During the last years, football has been developing more and more in the physical area. Ajax Youth Development is collaborating with the Athletic Skills Program to maximize this change. This program helps youth players become more athletic and well rounded. Coordinator René Wormhoudt explains the thinking behind this special training program.
What does a handstand, or a summersault, have to do with football training? These are questions that Wormhoudt regularly hears. “There’s a philosophy behind it. These days, football players need to have more and more athletic skills. Not only is this due to the significant number of games that they need to play, but it’s also to help keep injuries at bay. The less athletic a player is, the more susceptible he is to injury. It’s possible to help avoid that situation by training a player to be as athletic as possible.”
Ajax has been working on the Athletic Skills Program for five years. It’s a program designed to develop more athletic, well-rounded young players. The ASP consists of several parts. An Ajax youth player’s training week (F to D pupils) is made up for one third of gymnastics, judo, running and strength training. “Football is getting more powerful, more intense, and unforgiving. A player needs to be able to cope with this for longer and longer”, says Wormhoudt. “It’s all about explosiveness and power. We develop this by offering a training program which is as multi-faceted as possible.”
Under the supervision of a medical staff, Ajax’s youth program has a team of specialists at its disposal, with each one taking responsibility for a part of the ASP, according to his or her area of expertise. For example, time has been set aside for running training. “Football consists, with the exception of a small percentage, of moving without a ball. And even when you have the ball, you’re still moving. If you don’t have an efficient way of running, you’re wasting too much energy. And, in the last phase of a match, that can be critical. Basically, a higher fitness level ensures that you can stay concentrated for longer, and can continue to move well.”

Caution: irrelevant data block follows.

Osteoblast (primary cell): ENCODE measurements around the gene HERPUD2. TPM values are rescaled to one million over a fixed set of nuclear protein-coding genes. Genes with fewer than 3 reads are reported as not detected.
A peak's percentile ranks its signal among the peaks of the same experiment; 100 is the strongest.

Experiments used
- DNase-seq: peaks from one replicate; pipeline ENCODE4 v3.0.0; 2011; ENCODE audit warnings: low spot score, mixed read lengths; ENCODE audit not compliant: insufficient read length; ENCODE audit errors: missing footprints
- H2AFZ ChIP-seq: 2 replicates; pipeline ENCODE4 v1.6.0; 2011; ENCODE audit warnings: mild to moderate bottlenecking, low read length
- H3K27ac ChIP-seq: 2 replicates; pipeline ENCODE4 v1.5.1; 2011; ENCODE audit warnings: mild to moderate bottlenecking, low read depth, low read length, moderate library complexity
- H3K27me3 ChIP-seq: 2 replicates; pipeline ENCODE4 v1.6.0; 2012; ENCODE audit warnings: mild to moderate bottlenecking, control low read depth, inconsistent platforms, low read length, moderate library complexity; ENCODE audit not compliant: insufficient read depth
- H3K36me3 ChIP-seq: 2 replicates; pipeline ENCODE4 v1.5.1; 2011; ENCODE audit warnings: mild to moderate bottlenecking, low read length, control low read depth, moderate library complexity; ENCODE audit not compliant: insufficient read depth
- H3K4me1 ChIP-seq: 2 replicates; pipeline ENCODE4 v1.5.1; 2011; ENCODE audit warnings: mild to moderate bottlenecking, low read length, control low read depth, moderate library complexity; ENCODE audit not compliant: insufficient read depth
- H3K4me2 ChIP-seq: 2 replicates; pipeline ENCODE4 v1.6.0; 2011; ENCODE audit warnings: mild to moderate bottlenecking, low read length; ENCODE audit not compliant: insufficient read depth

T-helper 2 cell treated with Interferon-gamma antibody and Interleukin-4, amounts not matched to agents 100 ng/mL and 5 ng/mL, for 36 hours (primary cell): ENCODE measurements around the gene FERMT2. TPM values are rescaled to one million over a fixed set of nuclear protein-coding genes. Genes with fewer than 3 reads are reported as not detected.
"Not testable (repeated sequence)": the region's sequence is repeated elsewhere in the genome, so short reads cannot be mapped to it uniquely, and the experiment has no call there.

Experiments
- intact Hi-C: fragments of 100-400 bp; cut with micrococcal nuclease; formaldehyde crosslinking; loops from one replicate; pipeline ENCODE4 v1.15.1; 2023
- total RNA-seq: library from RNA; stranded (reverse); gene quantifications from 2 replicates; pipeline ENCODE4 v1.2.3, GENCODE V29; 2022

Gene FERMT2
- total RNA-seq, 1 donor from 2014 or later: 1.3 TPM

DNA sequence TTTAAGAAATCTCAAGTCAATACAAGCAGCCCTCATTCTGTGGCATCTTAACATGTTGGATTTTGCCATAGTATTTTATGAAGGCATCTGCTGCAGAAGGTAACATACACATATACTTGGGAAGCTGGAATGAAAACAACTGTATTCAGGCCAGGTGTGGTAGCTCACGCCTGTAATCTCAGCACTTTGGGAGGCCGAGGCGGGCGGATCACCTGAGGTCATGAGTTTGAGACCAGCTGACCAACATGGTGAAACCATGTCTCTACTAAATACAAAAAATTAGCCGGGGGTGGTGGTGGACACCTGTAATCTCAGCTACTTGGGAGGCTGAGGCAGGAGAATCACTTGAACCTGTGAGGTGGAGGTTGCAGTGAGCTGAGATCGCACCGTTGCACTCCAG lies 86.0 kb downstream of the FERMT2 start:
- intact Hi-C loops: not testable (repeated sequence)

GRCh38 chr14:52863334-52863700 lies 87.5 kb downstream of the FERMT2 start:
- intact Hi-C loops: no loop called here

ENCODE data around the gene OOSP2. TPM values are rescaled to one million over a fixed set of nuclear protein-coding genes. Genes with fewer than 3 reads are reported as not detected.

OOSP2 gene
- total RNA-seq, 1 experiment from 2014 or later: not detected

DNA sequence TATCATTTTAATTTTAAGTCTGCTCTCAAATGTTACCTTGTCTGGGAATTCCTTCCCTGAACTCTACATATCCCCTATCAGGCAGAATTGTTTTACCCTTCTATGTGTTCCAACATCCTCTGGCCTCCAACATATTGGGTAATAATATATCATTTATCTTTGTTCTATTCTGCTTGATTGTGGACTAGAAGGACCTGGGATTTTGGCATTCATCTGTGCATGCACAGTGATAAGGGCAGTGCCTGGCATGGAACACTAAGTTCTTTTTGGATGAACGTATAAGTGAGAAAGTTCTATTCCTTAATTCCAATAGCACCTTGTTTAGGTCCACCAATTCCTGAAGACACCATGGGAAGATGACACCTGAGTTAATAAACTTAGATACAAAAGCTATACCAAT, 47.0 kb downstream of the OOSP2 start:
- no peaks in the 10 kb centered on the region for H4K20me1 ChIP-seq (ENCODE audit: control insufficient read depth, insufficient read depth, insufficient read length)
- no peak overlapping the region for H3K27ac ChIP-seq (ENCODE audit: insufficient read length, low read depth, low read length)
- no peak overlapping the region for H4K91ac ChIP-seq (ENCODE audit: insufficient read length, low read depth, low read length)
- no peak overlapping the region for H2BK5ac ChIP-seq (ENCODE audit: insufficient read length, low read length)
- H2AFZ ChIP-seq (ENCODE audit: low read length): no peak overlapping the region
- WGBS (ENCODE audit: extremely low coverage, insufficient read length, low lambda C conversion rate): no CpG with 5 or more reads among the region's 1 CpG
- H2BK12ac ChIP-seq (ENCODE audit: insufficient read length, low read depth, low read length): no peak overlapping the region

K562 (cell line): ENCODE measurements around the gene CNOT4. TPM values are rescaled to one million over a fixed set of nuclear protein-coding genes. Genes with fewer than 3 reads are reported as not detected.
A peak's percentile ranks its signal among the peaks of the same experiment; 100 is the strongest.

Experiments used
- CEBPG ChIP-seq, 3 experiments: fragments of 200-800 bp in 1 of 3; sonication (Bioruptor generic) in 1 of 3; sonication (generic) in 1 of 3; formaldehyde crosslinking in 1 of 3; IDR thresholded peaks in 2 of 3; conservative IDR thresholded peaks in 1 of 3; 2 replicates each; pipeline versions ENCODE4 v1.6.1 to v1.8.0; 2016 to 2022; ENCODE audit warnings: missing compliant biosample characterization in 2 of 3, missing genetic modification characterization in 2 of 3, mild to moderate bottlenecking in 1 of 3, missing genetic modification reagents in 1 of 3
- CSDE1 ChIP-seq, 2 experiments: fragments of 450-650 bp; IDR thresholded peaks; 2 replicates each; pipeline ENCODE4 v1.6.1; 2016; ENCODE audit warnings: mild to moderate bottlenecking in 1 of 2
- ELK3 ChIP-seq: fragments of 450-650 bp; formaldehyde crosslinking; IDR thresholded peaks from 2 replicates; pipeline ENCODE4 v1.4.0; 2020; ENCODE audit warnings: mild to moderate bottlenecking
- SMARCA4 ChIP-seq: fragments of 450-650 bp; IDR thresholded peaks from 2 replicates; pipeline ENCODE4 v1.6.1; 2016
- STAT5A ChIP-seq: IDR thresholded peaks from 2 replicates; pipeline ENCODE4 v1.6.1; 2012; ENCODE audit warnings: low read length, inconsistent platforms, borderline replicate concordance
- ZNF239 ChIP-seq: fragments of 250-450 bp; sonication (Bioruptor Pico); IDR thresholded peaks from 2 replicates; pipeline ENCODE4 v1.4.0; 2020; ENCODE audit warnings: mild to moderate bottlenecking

The completeness of the ASP lies not only in the variations in sports, but also in the way they reinforce each other. “Everything is complementary. The jumping we do in athletics, for example, has a very different function than the jumping in gymnastics, such as summersaults or a Fosbury jump. The sports overlap somewhat, but address some areas a bit differently. That’s what makes it all so well-rounded.”
The ASP ensures that an Ajax F pupil youth player gets as broad and varied a training as possible. Later in the training, when the players are further in their development, the program gets more specific, leading to the fine tuning of a specialist. The qualities that make a player special are emphasized from that moment on. Is a player quick? Then we make him quicker. Is a player good at making passes? Then we make that pass even better.”
Wormhoudt expects that the ASP, with its current curriculum, will have a visible impact on Ajax 1’s selection in five years. “By then, the program will have been running for ten years. Several players will have been through the ASP from the time they were F pupils. They will have received the optimal athletic training. This method of complete training will pay off in the long term, both for Ajax, and for the sport in general. I’m convinced of it.”